An open-source platform, OpenEP, has been made available to advance research on atrial fibrillation (AF), which developers claim can perform 90% of the analyses performed in contemporary electrophysiology studies. The platform, which is detailed in a study recently published in Frontiers in Physiology, could enable researchers to focus on their specific hypothesis or research question, it has been claimed.
The OpenEP platform has been developed in a collaboration between King’s College London (London, UK), the University of Edinburgh (Edinburgh, UK), Invicro, a Konica Minolta Company, Guy’s and St Thomas’ NHS Foundation Trust (London, UK), and Imperial College London, (London, UK).
Steven Williams, Honorary Senior Lecturer at King’s School of Biomedical Engineering & Imaging Sciences, and lead author of the paper in Frontiers in Physiology, said the platform lowers barriers of entry to electrophysiology research.
“For clinicians who may wish to do this sort of research but have not been able to before because of the significant barriers, many of these are now overcome. It is now possible to get the clinical data into a standardised format using the OpenEP and analyse it without writing specialised programmes,” he said.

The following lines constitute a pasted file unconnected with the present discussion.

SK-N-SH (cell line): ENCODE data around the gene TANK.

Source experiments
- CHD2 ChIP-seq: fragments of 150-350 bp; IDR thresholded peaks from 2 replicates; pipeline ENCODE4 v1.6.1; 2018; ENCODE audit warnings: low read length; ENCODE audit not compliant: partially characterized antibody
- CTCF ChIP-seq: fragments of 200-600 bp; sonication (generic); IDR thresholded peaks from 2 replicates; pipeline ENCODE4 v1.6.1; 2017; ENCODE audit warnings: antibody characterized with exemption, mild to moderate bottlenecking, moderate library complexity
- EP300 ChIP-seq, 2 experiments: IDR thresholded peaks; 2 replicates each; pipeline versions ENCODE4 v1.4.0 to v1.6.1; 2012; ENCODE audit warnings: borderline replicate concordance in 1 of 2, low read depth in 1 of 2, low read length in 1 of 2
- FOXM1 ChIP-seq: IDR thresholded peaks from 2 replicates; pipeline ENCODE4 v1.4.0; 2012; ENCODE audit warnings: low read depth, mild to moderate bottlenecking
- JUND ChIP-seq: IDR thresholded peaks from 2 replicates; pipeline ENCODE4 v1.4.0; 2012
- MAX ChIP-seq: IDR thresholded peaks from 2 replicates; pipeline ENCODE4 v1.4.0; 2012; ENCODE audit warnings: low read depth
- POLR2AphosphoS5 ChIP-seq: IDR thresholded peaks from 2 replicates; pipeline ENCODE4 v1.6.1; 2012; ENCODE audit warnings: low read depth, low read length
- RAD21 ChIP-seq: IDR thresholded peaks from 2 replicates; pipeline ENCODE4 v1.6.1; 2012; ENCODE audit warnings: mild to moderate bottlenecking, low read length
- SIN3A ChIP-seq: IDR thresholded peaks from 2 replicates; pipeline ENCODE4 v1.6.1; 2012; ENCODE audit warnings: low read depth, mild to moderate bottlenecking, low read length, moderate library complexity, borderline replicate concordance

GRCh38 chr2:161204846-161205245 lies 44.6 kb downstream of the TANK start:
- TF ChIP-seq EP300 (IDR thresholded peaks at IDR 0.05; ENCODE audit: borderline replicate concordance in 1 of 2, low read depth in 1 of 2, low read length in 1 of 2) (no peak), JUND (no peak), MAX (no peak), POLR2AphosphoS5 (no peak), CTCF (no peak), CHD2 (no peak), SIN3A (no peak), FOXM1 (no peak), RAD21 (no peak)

Williams said as the code is open source, the research community can verify that the methods are implemented correctly and update them, if required. The software contained in the platform has been under development for ten years and has been used in a number of electrophysiology research projects at King’s College London.
In addition to its impact on AF research, OpenEP is already being used for research into other arrhythmias by collaborating institutions.
Nick Linton, consultant cardiologist & senior lecturer at Imperial College London and a senior author of the study said: “We hope that OpenEP will foster collaboration with new and existing researchers in this exciting area of cardiology. Arrhythmias are a leading cause of morbidity in the UK, and we are confident that OpenEP will help to accelerate progress towards innovative treatments.”